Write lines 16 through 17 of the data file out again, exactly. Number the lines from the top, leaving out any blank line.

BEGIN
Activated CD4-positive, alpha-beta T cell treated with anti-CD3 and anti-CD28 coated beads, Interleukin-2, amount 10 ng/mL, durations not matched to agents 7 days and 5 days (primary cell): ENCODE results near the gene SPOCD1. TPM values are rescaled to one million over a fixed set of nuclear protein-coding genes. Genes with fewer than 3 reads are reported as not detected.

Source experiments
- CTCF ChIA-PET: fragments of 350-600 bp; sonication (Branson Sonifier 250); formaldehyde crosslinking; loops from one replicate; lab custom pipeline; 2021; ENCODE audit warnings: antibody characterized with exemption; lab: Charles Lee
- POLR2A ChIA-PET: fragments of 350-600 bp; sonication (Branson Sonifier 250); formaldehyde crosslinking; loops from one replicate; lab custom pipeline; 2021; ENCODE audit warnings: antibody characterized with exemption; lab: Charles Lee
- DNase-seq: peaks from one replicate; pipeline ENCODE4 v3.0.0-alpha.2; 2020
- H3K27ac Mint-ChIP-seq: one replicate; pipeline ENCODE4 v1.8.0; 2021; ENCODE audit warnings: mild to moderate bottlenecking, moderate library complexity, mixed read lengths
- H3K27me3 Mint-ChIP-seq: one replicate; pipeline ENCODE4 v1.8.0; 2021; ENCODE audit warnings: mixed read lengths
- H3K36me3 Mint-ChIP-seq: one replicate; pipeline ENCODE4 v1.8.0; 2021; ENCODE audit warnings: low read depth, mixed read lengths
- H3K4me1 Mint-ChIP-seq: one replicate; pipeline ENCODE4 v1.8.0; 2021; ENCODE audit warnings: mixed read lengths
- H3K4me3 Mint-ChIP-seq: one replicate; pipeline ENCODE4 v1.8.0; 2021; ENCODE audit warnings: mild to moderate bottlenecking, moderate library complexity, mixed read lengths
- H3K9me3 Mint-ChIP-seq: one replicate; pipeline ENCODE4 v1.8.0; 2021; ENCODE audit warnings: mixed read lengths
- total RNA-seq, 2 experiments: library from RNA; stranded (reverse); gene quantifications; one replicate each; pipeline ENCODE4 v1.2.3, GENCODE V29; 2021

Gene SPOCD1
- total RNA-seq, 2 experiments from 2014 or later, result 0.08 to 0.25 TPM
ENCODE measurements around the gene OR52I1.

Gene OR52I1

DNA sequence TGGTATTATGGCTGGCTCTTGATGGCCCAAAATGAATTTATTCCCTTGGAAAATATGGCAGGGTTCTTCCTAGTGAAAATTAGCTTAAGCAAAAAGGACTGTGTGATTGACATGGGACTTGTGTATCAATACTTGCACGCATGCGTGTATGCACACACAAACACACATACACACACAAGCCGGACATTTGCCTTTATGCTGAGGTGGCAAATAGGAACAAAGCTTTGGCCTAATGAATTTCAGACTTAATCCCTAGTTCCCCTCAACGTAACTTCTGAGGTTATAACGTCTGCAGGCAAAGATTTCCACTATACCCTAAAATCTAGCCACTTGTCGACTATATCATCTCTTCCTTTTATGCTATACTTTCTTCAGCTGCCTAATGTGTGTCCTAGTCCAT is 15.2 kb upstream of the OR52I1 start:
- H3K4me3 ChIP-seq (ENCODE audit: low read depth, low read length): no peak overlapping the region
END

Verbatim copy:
Gene OR52I1

DNA sequence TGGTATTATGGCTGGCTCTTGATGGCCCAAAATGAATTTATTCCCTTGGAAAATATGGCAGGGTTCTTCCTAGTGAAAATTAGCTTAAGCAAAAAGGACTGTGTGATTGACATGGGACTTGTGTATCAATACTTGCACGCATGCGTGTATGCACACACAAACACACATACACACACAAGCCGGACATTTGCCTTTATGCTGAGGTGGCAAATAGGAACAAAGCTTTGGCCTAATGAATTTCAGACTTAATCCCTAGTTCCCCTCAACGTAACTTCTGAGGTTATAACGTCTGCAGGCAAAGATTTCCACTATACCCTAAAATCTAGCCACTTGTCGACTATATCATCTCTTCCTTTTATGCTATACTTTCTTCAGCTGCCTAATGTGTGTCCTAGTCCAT is 15.2 kb upstream of the OR52I1 start: